After a 98-yard performance against Michigan State, Erick All has become a consistent contributor in Michigan's passing game.Julia Schachinger/Daily. Buy this photo.

There haven’t been many reliabilities in Michigan’s passing game this season, a unit that has played second-fiddle to the potent rushing attack. 

Junior Erick All, though, has emerged as a dependable tight end. 

All leads the Wolverines with 26 catches for 225 yards, with 158 of those coming in the last three games. On Saturday against Michigan State, he hauled in 10 receptions for 98 yards, both marks a career high. 

“I think everyone was excited to see him have those balls come his way, which doesn’t always happen at the tight end position, especially not at that volume,” Michigan tight ends coach Jay Harbaugh said on Wednesday. “It was an outstanding day for him. He deserves to have that kind of success.” 

A year ago, All’s recurring drops provoked the ire of the fanbase. He dropped four passes in total, including a would-be touchdown in the season opener against Minnesota. 

Prior to last season, All hadn’t struggled catching the ball, which made the trend all the more startling. Last November, All confessed that the drop in the opener was his first all year, spanning spring ball and practices. 

Now, a year removed from his bout with the yips, All has emerged as a safety blanket in Michigan’s offense. 

“The way he approaches things, because of his intensity, he gets better at everything incrementally,” Jay Harbaugh said. “… His habits are so good in terms of, he runs routes, the speed in which he practices, the extra work that he puts in, the desire to be really good.” 

Added Michigan coach Jim Harbaugh on Oct. 25: “He’s more impactful in terms of being targeted and catching the ball.” 

All’s emergence in the passing game is imperative for a couple of reasons. For one, he’s helped compensate for a banged-up receiving corps, with senior Ronnie Bell sidelined for the season with a knee injury and sophomore Roman Wilson having recently missed time with a wrist injury. 

In addition, All’s skills play into McNamara’s comfort level and what Michigan’s offensive gameplan dictates. Until recently, the Wolverines have been less inclined to trust McNamara to throw consistent deep balls; as a result, All is often a top target, running crossing routes over the middle of the field and lurking for short check-downs.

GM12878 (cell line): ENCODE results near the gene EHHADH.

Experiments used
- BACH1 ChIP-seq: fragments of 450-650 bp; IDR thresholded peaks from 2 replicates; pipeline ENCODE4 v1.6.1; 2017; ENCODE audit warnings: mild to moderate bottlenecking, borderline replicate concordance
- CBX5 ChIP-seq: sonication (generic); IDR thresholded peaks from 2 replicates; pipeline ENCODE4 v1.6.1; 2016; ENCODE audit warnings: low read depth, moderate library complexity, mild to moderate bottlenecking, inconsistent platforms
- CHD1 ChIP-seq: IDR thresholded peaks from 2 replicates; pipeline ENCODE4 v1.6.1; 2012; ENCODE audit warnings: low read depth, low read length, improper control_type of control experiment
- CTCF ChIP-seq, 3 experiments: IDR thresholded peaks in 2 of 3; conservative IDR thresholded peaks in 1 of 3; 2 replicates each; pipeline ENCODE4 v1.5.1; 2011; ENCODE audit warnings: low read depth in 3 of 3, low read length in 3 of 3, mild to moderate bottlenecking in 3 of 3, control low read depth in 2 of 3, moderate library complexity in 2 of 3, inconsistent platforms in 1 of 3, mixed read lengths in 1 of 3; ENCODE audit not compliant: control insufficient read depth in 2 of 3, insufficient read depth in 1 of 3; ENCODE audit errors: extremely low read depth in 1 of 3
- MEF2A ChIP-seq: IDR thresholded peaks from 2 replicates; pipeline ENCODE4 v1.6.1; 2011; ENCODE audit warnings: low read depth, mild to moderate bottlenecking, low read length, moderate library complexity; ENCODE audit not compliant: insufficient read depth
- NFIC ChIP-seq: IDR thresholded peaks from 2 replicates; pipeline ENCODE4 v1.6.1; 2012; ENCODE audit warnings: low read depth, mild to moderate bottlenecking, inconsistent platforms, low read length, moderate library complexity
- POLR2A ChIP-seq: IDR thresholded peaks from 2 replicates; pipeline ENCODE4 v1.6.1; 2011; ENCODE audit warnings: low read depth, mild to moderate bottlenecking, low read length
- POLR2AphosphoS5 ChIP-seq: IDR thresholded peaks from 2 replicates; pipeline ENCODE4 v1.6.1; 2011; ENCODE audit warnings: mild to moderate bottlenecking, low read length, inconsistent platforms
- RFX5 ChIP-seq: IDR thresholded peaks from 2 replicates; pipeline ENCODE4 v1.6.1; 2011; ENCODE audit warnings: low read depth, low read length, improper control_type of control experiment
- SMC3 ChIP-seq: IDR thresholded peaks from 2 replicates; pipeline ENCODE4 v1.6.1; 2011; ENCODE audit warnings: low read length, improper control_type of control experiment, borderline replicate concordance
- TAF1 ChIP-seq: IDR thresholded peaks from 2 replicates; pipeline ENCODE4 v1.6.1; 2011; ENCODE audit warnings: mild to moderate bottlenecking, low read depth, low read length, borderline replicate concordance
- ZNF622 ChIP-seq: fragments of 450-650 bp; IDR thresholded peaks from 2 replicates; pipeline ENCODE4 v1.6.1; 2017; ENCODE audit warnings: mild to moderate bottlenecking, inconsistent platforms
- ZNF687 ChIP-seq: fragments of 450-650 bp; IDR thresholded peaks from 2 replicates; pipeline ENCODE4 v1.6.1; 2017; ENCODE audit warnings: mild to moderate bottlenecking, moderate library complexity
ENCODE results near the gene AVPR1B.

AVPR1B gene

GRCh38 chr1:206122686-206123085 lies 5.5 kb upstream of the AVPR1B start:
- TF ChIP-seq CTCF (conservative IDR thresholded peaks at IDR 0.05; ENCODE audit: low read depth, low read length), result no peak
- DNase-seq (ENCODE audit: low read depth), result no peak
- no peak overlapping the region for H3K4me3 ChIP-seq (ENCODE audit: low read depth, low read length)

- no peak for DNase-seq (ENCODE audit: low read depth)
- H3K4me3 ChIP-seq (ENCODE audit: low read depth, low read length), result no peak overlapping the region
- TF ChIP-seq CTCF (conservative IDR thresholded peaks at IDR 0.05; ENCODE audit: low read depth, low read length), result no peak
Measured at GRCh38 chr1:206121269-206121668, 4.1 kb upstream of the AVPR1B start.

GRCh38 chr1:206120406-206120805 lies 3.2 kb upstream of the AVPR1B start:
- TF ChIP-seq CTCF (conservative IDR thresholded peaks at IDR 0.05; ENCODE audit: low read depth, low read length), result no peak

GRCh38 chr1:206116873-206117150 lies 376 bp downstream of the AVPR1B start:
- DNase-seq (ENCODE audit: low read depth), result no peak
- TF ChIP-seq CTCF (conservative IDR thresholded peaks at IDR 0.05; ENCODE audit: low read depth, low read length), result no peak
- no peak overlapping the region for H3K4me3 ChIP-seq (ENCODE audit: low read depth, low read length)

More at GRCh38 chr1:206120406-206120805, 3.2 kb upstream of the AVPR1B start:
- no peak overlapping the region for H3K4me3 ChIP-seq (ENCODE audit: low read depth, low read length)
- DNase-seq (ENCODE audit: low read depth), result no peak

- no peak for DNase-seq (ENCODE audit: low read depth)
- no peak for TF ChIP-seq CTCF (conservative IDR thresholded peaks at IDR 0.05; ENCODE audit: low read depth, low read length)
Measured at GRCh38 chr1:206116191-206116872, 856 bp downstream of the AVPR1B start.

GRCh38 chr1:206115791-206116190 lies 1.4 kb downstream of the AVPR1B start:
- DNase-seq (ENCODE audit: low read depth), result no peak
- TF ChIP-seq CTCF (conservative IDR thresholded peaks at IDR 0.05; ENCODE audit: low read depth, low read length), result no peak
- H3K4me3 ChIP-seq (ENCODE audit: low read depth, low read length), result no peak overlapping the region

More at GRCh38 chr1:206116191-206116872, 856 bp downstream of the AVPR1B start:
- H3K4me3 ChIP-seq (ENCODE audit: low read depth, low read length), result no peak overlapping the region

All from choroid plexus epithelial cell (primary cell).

It’s no surprise, then, that All’s recent emergence has coincided with better play from McNamara, who doubles as All’s roommate. Against the Spartans, McNamara’s career-best 383-yard performance was in large part a result of All, and vice versa. 

All’s emergence isn’t limited to his catch-passing abilities, though. He’s transformed into a brute run-blocker, utilizing his 6-foot-4, 245-pound frame to maul smaller defenders. 

“He’s sustaining blocks better than he ever has before,” Jay Harbaugh said. “He’s a guy that produces such great force on contact because he bends so well. He gets great leverage, and he strikes people like a hammer. 

“When you watch him closely, you’ll notice this year he’s done a much better job of, OK, making great initial contact, knocking a guy and then finishing on the man as the play finishes.” 

All’s status for this weekend’s game against Indiana is precarious. He hobbled off late in the game against Michigan State with an apparent injury; as a result, senior tight end Luke Schoonmaker replaced him and drew the target on McNamara’s errant, game-sealing interception. 

Jim Harbaugh offered a mere “we’ll see” on Monday when pressed about All’s status. Jay Harbaugh, meanwhile, said All participated in a walkthrough but “didn’t do everything” at Tuesday’s practice. 

Certainly, considering how All has emerged, the Wolverines’ offense would be at a disadvantage without their budding tight end against the Hoosiers.